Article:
I might, as a novelty, sometimes drink the proto-Zacapa aged in whiskey barrels, perhaps if I wanted a rum old fashioned that reminded me somewhat of bourbon. But I wouldn’t sip it on its own. I would seldom ever turn to the sherry-aged proto-Z; drinking it is an interesting intellectual exercise, but not wholly pleasant on its own merits. The Jimenez is nicer because it tastes more like a well-aged rum; I could see myself enjoying this as a standalone bottling, although not in place of the Zacapa 23.
All this leads me to wonder whether the rum category has enough consumer interest to merit special bottlings of the sort that the Scotch market has grown so fond of. These days, you can buy Scotches aged in barrels made from wood scavenged from the remains of Noah’s ark. I could imagine Zacapa possibly releasing some of these, in limited-edition bottlings.
Disclaimer: As noted in the very first paragraph, this kit was sent to me for promotional purposes. I will add, though, that I enjoy Zacapa very much, have previously bought bottles of it with my own goddamn money, and am very likely to spend my own wages, such as they are, on it again.
The time has come for a few changes to the blog. For years, I’ve paid a web host to host ADOB and the never-updated michaeldietsch.com on my behalf. With a baby in the house, and what appears to be an intercity move pending, I just can’t justify the monthly expense.
I recently moved Mrs. Bitters’s various blogs over to WordPress.com, and those moves were successful. In a nutshell, WP.com is hosting the blogs for free. For 12 bucks a year per blog, WP is now providing name server wonkery for each blogs — in other words, Last Night’s Dinner lives at lastnightsdinner.net, where it always has, rather than at foo.wordpress.com.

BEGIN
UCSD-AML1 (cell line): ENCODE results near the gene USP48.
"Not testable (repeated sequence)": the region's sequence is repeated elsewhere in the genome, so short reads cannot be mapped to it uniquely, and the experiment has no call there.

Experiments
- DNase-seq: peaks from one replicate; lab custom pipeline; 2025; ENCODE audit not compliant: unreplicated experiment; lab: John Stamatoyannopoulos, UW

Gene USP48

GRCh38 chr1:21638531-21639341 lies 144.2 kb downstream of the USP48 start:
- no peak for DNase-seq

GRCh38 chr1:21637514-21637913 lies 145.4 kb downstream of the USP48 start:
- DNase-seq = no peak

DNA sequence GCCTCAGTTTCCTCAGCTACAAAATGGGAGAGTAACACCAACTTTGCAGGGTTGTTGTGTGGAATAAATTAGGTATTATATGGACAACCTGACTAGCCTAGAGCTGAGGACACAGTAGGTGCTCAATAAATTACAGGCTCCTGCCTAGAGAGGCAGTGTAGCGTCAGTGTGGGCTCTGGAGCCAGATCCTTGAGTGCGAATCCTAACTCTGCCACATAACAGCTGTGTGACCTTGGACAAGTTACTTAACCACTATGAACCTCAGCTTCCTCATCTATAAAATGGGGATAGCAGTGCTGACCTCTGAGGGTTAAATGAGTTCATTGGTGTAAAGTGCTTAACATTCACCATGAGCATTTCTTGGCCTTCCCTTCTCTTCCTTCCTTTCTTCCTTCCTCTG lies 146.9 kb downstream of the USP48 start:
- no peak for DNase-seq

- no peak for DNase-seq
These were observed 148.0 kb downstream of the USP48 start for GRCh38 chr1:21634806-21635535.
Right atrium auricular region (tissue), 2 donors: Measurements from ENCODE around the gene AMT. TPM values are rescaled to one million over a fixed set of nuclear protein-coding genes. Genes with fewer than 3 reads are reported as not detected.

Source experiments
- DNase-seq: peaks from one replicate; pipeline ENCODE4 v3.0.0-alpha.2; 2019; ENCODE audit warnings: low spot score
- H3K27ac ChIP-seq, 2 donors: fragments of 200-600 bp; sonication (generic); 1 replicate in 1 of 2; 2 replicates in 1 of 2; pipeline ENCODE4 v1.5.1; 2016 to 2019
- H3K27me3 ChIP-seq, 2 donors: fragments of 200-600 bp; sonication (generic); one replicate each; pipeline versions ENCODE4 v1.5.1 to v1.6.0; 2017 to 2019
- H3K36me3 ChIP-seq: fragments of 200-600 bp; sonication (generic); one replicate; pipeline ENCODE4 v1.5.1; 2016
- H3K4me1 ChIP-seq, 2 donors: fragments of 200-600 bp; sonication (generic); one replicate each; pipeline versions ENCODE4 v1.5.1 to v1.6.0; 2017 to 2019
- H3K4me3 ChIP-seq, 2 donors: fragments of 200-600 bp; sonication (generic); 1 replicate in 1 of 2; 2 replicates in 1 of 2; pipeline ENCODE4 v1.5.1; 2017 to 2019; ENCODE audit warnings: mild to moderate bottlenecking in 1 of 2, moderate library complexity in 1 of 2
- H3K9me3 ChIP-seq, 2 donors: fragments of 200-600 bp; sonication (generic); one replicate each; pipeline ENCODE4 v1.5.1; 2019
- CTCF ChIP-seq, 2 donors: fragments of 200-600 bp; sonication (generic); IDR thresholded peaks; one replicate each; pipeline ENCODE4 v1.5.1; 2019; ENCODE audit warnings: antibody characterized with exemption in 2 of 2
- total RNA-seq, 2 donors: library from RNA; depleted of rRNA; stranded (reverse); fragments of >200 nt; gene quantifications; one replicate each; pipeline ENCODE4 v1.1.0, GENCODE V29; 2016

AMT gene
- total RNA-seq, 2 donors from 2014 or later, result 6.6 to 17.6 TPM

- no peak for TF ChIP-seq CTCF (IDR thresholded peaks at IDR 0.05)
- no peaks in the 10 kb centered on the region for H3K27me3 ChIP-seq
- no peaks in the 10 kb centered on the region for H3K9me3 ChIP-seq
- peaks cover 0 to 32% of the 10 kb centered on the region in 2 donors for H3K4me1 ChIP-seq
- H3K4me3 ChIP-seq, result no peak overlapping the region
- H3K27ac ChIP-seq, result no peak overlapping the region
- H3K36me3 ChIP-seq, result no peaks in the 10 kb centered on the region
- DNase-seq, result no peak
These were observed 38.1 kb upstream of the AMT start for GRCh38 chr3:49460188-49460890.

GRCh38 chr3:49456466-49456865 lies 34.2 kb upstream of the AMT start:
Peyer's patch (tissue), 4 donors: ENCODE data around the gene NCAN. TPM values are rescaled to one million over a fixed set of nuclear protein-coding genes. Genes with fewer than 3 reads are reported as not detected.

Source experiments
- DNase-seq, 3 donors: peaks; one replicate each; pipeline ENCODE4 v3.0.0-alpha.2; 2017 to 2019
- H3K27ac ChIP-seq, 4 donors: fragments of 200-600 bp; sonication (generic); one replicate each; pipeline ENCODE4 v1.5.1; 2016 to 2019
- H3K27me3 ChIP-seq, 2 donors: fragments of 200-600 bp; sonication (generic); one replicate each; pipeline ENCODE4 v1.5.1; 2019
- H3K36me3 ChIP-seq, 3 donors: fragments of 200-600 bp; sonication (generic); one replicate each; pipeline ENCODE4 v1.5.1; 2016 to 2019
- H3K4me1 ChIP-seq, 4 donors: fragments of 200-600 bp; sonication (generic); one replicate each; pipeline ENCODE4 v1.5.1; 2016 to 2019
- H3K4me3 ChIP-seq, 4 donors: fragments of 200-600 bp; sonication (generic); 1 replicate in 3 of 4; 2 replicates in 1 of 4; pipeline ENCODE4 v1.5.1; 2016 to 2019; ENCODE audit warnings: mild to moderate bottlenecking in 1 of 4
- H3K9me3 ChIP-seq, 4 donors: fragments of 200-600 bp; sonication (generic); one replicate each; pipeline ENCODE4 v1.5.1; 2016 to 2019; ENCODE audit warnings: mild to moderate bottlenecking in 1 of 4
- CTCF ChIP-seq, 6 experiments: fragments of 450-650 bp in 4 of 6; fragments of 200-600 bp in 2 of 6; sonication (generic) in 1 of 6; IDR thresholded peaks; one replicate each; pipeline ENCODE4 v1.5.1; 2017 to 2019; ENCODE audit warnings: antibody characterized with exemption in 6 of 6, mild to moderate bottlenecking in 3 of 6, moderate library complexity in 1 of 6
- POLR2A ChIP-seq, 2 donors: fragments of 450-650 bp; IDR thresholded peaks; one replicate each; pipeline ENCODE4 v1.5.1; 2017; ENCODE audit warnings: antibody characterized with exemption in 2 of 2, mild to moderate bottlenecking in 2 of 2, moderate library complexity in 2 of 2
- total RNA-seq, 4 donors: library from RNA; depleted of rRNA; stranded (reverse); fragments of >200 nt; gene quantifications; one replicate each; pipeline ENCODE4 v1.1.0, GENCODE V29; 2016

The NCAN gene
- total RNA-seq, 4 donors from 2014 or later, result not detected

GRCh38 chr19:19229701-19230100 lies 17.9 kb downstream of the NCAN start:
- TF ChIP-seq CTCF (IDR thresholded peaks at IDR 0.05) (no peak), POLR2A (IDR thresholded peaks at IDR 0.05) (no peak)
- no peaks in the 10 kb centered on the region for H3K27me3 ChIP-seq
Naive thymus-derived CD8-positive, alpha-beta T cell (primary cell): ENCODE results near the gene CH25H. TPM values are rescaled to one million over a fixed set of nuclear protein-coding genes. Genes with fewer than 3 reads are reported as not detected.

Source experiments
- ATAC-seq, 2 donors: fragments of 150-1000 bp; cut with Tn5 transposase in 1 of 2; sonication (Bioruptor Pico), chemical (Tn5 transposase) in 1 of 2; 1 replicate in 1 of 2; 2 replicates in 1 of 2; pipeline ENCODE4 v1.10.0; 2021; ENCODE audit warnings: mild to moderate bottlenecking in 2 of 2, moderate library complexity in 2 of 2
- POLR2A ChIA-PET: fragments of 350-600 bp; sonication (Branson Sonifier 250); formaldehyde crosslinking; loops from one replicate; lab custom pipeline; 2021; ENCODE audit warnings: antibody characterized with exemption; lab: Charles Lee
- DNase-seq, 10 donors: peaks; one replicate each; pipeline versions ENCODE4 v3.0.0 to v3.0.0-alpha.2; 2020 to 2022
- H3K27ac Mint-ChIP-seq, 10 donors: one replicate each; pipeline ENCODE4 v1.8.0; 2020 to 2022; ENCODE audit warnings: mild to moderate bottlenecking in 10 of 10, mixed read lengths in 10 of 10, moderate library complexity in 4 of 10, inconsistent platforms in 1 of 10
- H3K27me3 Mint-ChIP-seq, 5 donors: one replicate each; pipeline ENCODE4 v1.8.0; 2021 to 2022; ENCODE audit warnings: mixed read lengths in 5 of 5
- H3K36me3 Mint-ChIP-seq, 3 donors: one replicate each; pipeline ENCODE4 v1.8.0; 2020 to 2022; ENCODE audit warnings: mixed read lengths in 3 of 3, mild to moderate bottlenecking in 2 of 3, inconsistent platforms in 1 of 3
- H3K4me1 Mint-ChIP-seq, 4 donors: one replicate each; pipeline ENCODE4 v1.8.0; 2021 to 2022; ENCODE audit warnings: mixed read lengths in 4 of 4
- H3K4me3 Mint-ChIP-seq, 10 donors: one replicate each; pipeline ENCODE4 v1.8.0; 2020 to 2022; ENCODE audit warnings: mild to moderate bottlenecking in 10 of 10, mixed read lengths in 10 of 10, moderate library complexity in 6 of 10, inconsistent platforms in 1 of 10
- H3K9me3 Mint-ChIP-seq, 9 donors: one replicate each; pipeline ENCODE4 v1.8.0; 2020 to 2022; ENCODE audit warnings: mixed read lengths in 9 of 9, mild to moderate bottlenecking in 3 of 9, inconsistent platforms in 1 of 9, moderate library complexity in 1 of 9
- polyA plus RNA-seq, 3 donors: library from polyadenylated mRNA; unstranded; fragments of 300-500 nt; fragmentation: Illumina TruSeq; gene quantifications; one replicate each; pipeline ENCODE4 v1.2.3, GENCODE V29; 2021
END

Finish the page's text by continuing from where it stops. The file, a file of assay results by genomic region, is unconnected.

So, that’s what I’ll be doing, paying WP $12 a year instead of another host $25 a month. Unlike LND, which is now largely a legacy site, I do plan to keep updating this blog, so I may drop a few extra shillings on some of the custom-design options that WP offers.
What this means is a redesign. About time… This current design dates to 2008. It also means some shuffling of content, a wider post area (so those damn ads can display in a larger format, for example), and maybe even some new types of material. I do hope to post more frequently, but I’ve made that promise before.
I’ll be working on it on and off, whenever the baby lets me. So I have no timeframe on the relaunch, unfortunately, but I hope to move things by the end of April, so I don’t pay another month’s hosting costs.
I regret to announce that after many weeks of working to help the Bolins open their dream restaurant, I was informed last Monday that my services would no longer be required. Needless to say, I was stunned, angered, and saddened by this news, and I wish that I would have had more time to prove myself. I am proud of what their team has accomplished, and I regret that I will no longer be part of it. I have nothing further to say publicly at this time.
People’ve been askin’ me, “Yo Dietsch! What’s up with Cook & Brown?” Well, I’ll tell ya, these are the unglamorous days of sweating, scrubbing, lifting, ripping, and swearing. The Bolins are taking these weeks to do some very important things, but none of them is what anyone would call “sexy.”